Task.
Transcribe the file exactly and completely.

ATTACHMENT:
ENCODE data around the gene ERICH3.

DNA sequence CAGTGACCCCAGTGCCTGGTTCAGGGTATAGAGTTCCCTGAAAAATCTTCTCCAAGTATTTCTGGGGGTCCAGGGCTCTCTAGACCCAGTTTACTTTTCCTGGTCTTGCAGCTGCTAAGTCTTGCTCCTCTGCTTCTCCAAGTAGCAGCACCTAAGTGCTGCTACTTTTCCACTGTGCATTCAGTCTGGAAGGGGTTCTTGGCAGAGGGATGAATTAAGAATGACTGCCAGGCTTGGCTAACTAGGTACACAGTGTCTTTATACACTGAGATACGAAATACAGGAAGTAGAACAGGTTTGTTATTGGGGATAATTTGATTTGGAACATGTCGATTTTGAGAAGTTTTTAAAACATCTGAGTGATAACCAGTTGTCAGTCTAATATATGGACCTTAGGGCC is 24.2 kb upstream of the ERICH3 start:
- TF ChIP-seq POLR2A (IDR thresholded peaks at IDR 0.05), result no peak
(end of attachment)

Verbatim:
ENCODE data around the gene ERICH3.

DNA sequence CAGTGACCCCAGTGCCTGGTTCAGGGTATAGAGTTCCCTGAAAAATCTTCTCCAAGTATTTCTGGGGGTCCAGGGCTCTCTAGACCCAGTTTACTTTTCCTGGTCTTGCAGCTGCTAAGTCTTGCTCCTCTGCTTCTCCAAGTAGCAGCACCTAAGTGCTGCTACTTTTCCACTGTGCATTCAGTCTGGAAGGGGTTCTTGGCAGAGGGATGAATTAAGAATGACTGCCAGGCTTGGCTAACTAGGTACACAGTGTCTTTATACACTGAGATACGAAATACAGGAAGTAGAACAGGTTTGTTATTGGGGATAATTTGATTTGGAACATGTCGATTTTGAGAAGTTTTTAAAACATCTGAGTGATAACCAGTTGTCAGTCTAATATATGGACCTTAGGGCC is 24.2 kb upstream of the ERICH3 start:
- TF ChIP-seq POLR2A (IDR thresholded peaks at IDR 0.05), result no peak